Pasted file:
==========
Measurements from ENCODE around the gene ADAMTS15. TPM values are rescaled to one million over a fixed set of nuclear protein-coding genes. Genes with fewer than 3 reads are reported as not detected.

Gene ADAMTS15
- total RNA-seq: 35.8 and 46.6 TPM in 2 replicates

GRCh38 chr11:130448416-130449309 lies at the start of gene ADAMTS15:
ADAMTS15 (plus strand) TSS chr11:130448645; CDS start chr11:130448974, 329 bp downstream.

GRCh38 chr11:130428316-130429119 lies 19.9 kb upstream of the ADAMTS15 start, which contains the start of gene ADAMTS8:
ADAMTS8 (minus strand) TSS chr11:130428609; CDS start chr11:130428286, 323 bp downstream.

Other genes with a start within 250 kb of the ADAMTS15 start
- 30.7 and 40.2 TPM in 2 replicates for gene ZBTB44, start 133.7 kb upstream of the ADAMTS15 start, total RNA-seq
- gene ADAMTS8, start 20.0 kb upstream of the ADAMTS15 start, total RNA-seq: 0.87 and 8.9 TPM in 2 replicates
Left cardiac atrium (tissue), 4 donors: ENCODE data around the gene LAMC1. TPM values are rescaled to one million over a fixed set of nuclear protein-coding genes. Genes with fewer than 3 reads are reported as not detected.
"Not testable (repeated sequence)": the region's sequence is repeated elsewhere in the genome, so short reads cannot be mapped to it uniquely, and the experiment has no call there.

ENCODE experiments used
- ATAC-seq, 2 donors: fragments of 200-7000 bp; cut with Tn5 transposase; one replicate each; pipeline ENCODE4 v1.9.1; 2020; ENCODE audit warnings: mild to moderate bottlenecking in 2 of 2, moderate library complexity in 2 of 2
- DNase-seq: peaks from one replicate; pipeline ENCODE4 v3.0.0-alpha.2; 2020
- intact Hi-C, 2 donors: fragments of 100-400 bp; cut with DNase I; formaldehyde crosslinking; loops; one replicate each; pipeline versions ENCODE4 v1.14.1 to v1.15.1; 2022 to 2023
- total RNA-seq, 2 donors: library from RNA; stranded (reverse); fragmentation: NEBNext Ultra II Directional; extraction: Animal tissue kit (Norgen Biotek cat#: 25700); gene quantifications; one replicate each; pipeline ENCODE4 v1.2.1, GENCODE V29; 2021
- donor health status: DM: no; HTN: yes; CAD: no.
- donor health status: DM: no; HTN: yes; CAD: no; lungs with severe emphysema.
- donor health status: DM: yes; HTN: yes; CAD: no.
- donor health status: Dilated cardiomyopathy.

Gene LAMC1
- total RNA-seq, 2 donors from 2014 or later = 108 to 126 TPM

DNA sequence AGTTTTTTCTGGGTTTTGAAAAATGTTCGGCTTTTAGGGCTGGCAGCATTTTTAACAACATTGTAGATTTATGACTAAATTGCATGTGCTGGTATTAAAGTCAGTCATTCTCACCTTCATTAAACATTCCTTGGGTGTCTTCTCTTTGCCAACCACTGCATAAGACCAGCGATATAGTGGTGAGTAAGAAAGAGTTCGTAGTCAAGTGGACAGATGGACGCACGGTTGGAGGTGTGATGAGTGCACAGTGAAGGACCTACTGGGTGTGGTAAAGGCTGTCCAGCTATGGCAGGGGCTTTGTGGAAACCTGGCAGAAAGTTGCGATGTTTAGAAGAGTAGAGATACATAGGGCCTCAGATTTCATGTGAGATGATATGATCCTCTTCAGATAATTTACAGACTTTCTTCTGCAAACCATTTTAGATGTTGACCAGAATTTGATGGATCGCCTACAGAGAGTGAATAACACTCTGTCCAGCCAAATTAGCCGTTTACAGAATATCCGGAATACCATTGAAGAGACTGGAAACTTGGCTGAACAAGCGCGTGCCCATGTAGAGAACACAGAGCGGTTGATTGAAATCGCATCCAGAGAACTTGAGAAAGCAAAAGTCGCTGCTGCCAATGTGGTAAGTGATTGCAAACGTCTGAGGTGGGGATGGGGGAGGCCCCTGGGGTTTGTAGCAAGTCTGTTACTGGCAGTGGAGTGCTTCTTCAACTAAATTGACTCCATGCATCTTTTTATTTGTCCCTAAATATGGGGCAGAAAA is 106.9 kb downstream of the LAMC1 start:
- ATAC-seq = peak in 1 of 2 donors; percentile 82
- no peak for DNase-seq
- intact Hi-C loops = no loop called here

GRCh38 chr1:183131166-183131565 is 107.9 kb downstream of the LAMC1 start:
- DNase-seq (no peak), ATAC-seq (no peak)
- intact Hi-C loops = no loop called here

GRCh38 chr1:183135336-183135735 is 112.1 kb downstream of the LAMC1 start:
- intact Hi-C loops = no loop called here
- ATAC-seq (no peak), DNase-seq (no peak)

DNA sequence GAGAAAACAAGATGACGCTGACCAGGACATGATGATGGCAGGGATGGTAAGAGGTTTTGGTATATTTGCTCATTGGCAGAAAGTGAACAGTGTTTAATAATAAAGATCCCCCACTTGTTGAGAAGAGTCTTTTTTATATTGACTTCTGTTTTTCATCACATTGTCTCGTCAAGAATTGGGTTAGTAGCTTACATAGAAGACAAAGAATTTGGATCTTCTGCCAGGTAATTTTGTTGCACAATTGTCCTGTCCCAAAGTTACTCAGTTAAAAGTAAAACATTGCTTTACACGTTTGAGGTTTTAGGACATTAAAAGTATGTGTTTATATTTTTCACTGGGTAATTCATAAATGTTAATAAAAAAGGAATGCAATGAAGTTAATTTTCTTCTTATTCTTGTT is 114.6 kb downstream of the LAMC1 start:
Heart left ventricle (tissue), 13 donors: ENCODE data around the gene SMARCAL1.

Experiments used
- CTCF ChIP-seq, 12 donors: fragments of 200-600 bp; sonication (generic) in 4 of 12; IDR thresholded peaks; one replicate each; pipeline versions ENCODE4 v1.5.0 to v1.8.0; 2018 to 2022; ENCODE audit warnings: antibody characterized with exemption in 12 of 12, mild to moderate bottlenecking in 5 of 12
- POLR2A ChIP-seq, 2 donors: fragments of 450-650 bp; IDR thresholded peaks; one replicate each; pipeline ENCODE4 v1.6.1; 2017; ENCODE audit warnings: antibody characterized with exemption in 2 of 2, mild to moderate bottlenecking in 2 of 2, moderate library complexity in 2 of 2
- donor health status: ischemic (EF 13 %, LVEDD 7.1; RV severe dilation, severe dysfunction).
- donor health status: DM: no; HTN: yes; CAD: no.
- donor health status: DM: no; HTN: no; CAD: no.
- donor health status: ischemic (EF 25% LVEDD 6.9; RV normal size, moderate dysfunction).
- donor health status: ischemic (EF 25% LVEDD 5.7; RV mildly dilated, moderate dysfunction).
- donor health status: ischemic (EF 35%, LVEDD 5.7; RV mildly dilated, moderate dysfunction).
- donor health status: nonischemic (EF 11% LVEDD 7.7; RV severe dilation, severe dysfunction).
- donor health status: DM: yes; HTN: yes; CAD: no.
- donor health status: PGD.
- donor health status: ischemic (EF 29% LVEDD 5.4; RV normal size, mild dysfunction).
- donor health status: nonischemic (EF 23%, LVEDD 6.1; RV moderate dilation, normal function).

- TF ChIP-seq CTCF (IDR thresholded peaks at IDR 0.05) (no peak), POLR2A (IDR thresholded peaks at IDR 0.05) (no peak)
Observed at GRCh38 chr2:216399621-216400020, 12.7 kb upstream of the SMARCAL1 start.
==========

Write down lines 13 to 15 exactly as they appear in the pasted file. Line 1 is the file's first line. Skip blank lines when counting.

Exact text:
ENCODE experiments used
- ATAC-seq, 2 donors: fragments of 200-7000 bp; cut with Tn5 transposase; one replicate each; pipeline ENCODE4 v1.9.1; 2020; ENCODE audit warnings: mild to moderate bottlenecking in 2 of 2, moderate library complexity in 2 of 2
- DNase-seq: peaks from one replicate; pipeline ENCODE4 v3.0.0-alpha.2; 2020